Today marks six months since the Jan. 6 Capitol riot, and the effort to find, investigate and prosecute the people responsible is moving forward on many fronts—including just last week, with the House voting along party lines to create a select committee to pursue the “many questions” about what precipitated the insurrection and the law enforcement response.
But it’s the Department of Justice where the most important moves are taking place. Attorney General Merrick Garland recently announced that the Justice Department has arrested more than 500 people; the first defendant was sentenced; and the department has begun arresting people who attacked journalists that day. The DOJ will continue to be central going forward: Congress can investigate the events of that day at a high level, but it will be federal prosecutors who continue to pursue people who engaged in criminal misconduct and take them to court to ensure some legal accountability for their actions.
But for all the announcements, committees and sense of momentum, there’s a troubling lack of transparency about the department’s actual strategies and investigations. We still don’t know how the DOJ is approaching a host of important questions concerning this momentous and unprecedented event in the nation’s history. The handling of the DOJ’s investigation will have far-reaching consequences for the stability of our country. And right now, the public’s understanding of the DOJ’s work is based largely on what the department releases through public indictments—which most people will never read—and what a handful of news outlets distill from them.
There are major outstanding questions, as well as areas in which the public record has not been as fulsome as it should be. They include whether the department is undertaking any review of the conduct of White House officials, including former President Donald Trump himself, or whether it will simply wait to see if the current investigations end up leading there—a potentially yearslong, risky and unnecessary slog that ignores the fact that there is already reason enough to conduct an investigation.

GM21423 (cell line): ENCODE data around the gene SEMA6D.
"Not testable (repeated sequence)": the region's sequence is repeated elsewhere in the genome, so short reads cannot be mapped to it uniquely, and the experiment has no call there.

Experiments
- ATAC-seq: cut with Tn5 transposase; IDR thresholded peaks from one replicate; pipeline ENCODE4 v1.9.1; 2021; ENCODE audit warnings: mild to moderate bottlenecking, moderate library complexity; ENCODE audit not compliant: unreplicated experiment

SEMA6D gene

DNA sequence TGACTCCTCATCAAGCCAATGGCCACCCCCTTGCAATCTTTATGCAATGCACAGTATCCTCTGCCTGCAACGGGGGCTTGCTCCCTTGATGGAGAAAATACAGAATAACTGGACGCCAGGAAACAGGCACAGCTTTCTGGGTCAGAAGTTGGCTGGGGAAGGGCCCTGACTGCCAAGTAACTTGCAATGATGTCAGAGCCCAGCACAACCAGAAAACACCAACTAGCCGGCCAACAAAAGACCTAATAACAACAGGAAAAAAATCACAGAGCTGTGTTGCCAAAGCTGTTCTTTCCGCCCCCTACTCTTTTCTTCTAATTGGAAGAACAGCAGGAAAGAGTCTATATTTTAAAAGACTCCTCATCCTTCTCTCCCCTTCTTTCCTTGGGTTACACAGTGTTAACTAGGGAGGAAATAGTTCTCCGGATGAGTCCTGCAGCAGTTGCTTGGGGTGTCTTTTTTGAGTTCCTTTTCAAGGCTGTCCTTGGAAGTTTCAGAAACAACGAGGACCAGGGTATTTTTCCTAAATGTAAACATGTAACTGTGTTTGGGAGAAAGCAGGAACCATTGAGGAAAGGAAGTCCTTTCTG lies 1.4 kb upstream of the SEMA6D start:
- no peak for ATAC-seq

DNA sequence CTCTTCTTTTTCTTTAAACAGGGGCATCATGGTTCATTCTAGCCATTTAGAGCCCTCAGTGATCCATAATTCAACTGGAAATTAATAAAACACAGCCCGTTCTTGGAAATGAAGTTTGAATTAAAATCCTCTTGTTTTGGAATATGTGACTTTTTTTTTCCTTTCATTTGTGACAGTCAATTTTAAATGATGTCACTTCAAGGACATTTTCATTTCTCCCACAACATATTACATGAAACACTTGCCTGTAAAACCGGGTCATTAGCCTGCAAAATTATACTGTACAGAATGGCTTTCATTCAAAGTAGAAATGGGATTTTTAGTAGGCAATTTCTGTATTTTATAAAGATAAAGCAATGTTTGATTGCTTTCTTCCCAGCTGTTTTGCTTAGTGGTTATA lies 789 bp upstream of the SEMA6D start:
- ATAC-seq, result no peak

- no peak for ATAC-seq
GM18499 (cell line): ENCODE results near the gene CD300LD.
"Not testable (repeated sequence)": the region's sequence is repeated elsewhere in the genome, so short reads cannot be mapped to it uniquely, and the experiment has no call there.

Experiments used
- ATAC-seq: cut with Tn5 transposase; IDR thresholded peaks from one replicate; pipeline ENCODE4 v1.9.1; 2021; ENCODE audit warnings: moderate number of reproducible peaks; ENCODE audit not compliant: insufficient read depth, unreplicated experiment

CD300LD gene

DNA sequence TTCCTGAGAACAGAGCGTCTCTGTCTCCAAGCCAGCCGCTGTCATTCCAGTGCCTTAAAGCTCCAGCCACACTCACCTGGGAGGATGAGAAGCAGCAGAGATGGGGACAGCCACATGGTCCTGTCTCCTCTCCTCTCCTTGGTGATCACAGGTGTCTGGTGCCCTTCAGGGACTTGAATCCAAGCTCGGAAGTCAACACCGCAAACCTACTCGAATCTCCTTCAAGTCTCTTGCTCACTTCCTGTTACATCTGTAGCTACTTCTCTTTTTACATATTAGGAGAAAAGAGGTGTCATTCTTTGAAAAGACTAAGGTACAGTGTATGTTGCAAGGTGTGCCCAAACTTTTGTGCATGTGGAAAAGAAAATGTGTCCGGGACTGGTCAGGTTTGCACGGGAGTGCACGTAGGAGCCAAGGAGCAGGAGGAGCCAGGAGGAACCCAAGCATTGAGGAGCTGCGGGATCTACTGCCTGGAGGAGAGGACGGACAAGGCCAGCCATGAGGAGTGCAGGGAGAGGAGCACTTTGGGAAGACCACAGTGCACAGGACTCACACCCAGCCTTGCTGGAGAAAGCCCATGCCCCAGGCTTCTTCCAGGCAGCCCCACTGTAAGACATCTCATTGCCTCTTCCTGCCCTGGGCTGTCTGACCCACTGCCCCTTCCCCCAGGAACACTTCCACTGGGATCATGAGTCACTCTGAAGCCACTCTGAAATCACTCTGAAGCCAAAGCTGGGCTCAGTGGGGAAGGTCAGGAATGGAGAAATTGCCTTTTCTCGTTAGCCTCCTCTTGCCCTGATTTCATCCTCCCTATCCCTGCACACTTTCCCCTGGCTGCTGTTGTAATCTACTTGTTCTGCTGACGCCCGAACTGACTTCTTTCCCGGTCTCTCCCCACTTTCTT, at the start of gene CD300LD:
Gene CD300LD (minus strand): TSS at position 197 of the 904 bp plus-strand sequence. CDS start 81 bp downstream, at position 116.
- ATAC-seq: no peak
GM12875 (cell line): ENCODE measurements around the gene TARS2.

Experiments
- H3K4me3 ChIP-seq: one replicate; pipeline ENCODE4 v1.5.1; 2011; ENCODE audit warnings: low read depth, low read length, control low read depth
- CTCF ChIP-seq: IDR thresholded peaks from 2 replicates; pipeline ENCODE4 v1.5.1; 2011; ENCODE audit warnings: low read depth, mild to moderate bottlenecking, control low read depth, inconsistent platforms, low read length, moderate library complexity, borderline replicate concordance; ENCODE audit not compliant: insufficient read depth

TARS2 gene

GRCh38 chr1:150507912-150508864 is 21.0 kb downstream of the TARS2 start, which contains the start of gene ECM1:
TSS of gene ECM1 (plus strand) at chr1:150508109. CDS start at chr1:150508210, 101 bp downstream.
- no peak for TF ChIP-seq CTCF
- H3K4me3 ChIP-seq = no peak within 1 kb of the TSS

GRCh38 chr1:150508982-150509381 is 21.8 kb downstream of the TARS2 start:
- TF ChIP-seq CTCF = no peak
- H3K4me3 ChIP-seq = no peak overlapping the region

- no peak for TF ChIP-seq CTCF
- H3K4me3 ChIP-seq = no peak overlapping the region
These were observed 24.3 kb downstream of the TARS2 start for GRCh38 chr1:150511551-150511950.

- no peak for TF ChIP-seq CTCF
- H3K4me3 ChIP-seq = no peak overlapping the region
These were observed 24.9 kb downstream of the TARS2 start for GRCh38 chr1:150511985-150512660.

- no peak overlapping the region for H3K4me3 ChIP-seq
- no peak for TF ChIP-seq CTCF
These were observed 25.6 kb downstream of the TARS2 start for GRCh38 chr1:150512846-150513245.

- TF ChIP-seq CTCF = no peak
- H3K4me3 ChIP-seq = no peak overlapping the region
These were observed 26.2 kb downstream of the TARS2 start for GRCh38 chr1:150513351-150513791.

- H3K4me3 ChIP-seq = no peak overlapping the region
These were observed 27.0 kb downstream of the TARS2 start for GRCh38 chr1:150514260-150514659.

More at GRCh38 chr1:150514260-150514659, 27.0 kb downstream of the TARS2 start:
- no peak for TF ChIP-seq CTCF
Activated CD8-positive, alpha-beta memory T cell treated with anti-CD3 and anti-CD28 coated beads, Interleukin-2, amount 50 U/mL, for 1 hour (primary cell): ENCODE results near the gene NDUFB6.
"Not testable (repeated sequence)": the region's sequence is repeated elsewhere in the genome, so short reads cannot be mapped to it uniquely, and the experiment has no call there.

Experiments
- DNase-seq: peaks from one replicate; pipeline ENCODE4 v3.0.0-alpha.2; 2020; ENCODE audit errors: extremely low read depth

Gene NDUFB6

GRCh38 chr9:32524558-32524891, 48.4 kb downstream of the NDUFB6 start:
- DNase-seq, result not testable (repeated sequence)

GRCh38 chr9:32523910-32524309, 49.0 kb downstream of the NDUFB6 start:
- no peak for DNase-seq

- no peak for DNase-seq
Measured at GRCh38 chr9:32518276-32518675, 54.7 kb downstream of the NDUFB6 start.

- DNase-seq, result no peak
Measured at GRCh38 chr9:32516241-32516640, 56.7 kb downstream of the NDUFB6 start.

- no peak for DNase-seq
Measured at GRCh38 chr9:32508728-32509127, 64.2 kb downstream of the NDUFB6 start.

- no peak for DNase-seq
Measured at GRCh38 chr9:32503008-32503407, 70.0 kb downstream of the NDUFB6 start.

Similarly, the public deserves to know whether and to what extent the department is investigating Republican political officials’ potential connections to the attack, which, notwithstanding the understandable sensitivities about how such an investigation would need to be handled, is something the public needs to know, irrespective of the outcome. This does not need to be a reckless and politically volatile disclosure akin to those that former FBI Director James Comey made about Hillary Clinton; a simple acknowledgement, without any suggestion that any conclusions have been reached, would suffice. Indeed, clearing Republican lawmakers would be just as valuable as inculpating any of them.
In a situation as unique as this, in which political partisans are doing everything they can to distort what happened, transparency is itself a substantive good that will be crucial to building Americans’ trust in the outcomes, at the various levels of policy, reform and prosecution.
As others have persuasively explained, the FBI has not been forthcoming enough about the bureau’s preparation for Jan. 6. There appears to have been sufficient information available to the bureau to do much more than it did to prepare, but when Director Christopher Wray has testified before Congress, he has failed to answer pressing questions in this area. Wray’s evasiveness is all the more frustrating and difficult to understand because Garland was asked during his confirmation process about the FBI’s repeated failure to respond to inquiries from Congress during the Trump administration, and he promised that the department would do better under his watch.